There’s much more to Saudi Arabia than camel-riding Bedouins, palm tress, extremely hot weather and sacred places for Muslims. Yes, we have all seen high-end cars zooming through the crystal smooth roads and Arab men and women feasting on more than enough food. What next: A vivacious nightlife? Yes, if all goes by the plan, the Kingdom will have its first ever nightclub.
Saudi Arabia Crown Prince Muhammad Bin Salman is all out to bring reforms in the Kingdom, leaving behind certain traditions that are clearly of medieval taste. And now, according to reports, the country will soon have what they are calling a ‘halal nightclubs’ for the visitors who miss a vibrant nightlife.
Reports suggest that Dubai and Beirut nightclub brand White will set up its club in the coastal city of Jeddah.
But wait, it’s not going to be a full monty, as the food and beverages served at the venue will all be non-alcoholic, adhering to the ‘halal’ standards of the Islamic dietary law.
Saudi Arabia is one of the most conservative countries of the world and being home to the two holiest mosques in Islam, it is forbidden to have such public places in the country. However, this announcement is seen as an extension of the modernisation drive that includes international tourists and places that allow mixed gatherings.
The CEO of the venue, who spoke to news website Arabian Business said that the club would be a high-end cafe and lounge.
“The Saudi market will be great, because the local community goes out a lot. You have people in the country who go out a lot,” Tony Habre said.
“We’re finalising the Iris café for Jeddah. It will be a café and lounge with music and breakfast, lunch and dinner. It’s also a rooftop, outdoor and indoor, and a very interesting concept for the Jeddah market, which is growing, and they have great concepts opening there too,” he said.
The move, as expected, has ended up dividing the Saudi society as people either absolutely love the idea or they have an outright rejection to it.
Saudis, are known to travel to UAE or Bahrain to enjoy a nightlife, which is currently absent from the scene in the Kingdom.
Rabat – The Dubai based nightclub, White, is expected to open a “halal” nightclub in Jeddah.
The nightclub will not serve alcohol and will operate from 10 p.m. to 3 a.m. People aged 18-years and over will be allowed entry to the club.
The night club will make its debut today, June 13 with a concert led by US singer Ne-yo.
The news generated different reactions, including mockery, surprise, and controversy, as well as anger.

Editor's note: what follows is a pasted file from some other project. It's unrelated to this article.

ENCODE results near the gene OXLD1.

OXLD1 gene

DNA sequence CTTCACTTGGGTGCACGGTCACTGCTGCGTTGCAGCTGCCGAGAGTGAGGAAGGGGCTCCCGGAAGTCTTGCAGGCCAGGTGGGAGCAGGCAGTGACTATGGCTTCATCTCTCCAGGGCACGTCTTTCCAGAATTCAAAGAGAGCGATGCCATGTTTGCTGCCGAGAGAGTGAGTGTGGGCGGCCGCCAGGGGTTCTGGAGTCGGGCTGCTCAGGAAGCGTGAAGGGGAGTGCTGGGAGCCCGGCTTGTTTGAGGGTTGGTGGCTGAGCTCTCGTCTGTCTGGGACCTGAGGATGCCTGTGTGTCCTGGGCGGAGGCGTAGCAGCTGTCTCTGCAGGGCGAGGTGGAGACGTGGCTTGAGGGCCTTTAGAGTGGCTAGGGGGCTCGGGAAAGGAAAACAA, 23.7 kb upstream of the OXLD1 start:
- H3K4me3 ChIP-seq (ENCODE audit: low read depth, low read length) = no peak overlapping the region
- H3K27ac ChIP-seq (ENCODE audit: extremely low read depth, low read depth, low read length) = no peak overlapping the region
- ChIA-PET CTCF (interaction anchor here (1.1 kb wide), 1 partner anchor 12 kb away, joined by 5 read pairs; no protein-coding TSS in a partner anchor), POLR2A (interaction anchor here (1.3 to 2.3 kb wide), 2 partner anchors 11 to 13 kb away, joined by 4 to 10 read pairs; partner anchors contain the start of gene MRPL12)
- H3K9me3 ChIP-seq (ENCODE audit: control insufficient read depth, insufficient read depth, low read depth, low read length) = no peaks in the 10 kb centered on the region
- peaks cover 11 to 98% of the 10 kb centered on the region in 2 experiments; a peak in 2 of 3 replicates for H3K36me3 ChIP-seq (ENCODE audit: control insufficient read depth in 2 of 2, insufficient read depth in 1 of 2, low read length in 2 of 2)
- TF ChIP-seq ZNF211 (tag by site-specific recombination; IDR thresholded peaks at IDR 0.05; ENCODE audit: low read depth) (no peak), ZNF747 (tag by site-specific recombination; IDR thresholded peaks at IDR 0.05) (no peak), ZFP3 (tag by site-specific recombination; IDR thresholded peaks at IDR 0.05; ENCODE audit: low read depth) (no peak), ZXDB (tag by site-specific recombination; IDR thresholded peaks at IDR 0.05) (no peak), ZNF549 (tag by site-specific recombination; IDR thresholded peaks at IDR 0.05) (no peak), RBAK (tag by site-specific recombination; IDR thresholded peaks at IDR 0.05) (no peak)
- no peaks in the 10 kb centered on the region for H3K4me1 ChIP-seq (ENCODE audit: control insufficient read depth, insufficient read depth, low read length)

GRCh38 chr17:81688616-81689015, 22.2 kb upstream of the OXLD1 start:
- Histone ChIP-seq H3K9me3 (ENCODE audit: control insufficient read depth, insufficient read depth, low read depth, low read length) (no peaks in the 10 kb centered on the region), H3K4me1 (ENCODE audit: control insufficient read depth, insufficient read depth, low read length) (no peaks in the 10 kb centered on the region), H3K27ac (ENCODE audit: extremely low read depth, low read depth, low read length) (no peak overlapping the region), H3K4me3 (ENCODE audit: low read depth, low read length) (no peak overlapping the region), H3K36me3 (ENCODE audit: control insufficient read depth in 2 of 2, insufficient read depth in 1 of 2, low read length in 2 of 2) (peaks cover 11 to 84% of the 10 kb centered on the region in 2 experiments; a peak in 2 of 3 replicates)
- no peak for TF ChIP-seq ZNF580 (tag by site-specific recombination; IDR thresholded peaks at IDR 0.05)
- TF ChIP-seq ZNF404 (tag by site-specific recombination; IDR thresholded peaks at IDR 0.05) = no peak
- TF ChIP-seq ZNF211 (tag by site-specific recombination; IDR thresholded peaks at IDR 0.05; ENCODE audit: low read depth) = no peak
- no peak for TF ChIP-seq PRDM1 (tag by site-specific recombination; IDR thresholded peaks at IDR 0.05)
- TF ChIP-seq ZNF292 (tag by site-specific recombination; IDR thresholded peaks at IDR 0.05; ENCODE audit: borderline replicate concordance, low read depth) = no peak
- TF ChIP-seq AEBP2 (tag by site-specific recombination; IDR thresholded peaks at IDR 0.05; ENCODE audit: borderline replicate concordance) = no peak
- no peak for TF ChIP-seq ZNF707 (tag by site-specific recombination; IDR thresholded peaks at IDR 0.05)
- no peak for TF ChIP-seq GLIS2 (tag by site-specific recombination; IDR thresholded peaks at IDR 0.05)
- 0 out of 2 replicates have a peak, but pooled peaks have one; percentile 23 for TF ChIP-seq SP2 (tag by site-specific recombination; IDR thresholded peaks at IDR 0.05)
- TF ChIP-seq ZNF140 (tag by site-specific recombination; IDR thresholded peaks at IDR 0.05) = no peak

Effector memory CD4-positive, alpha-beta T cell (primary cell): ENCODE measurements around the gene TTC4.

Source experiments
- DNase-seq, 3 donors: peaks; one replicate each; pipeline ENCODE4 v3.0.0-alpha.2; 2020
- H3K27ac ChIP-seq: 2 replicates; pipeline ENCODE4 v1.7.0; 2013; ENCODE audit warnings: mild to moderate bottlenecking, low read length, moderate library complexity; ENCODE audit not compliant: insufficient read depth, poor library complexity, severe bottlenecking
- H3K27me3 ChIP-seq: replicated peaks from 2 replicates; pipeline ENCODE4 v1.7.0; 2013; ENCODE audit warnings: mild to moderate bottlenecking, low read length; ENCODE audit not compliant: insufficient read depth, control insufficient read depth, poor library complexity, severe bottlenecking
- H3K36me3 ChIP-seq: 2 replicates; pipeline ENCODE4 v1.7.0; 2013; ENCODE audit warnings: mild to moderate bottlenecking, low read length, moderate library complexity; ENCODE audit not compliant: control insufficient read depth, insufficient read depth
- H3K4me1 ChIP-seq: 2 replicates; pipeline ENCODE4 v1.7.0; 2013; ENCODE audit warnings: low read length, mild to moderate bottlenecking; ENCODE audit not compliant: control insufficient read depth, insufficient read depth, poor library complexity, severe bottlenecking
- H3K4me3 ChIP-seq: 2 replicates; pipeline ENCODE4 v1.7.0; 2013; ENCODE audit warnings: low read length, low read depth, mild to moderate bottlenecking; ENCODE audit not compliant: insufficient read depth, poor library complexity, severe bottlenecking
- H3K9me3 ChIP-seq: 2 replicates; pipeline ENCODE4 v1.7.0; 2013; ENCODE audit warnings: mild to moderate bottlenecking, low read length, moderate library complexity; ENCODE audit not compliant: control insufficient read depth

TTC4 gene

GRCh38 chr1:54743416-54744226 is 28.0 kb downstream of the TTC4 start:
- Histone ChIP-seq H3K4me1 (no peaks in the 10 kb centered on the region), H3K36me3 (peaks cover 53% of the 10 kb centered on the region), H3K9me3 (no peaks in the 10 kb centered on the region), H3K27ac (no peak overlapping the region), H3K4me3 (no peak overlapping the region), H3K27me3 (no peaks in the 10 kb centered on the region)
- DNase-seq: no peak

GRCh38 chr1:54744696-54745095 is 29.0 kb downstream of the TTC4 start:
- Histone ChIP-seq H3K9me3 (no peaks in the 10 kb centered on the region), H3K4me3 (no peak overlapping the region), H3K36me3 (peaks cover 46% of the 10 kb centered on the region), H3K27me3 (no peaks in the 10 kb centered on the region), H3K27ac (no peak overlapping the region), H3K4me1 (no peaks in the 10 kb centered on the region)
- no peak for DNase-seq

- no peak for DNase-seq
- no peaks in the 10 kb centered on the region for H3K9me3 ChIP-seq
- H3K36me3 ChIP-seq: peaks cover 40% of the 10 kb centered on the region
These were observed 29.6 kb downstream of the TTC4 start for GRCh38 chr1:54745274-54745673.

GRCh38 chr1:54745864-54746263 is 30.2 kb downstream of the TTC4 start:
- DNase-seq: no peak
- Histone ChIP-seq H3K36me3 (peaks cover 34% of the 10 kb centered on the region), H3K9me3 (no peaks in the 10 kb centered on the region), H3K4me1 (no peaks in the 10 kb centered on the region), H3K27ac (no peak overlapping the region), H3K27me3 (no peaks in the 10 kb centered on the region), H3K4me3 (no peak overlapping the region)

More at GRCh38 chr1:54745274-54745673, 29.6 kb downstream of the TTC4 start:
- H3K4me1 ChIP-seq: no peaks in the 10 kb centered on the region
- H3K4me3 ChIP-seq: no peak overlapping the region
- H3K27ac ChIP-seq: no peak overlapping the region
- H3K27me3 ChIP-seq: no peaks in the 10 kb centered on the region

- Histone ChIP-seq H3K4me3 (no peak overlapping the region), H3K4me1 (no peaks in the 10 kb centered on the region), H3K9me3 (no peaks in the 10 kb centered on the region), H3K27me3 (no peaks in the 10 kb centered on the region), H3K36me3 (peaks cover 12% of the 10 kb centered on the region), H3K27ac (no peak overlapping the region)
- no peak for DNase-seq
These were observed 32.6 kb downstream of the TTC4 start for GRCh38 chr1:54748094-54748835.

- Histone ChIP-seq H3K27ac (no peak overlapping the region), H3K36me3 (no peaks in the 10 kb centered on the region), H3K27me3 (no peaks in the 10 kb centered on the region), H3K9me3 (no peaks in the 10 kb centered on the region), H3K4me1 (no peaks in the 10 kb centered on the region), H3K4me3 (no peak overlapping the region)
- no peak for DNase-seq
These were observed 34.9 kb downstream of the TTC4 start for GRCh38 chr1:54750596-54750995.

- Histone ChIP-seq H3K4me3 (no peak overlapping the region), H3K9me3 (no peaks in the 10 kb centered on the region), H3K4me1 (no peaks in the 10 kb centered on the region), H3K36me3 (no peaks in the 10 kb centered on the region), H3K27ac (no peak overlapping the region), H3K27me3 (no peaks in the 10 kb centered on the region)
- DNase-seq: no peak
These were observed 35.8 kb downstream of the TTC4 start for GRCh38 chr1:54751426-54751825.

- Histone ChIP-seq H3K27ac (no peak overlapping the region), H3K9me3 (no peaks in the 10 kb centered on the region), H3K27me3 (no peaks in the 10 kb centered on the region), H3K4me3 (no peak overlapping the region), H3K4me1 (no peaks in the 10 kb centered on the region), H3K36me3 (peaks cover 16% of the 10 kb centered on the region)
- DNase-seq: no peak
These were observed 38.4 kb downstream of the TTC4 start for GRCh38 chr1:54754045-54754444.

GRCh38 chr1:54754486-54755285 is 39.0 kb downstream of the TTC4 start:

Some Twitter users, however, broke a party on social media with the hashtag “Disco in Jeddah.”
One Twitter user said, “White club in Jeddah?! You must be kidding me!!”
Another person tweeted: “Guys help our religion is deteriorating. They literally built a ‘halal’ disco in Jeddah.”
“It seems like true disco in Jeddah so if it is then the Royalty of Islamic Kingdom has shaken badly from inside. May Allah prevent us all from evil and this fitna that is making its roots near holy cities,” said a third Twitter user who opposed the initiative.
Videos have also been also circulating from what is believed to be the White disco. The nightclub will only serve sheesha or hookah.
On May 6, the Consultative Assembly of Saudi Arabia, or the Shura Council, approved the provision of sheesha products in the restaurants and cafes of Saudi cities, “according to specific regulations,” reported the Saudi newspaper Ajel.
In January, Turki Al Al-Sheikh, Chairman of the General Authority for Entertainment, promised that his country will issue licenses for live shows in cafes and restaurants.
“We accept applications for licensing of live shows in restaurants and cafes,” he said.
The move aims to give permits to cafes and restaurants to host live music shows and stand-up comedy. The move is part of vows of reform promised by Crown Prince Mohammed bin Salman as part of his 2030 reform plan.
The plan calls for opening the Saudi kingdom to the world.
Saudi Arabia has recently allowed women to drive and lifted the ban on cinemas and artistic festivals.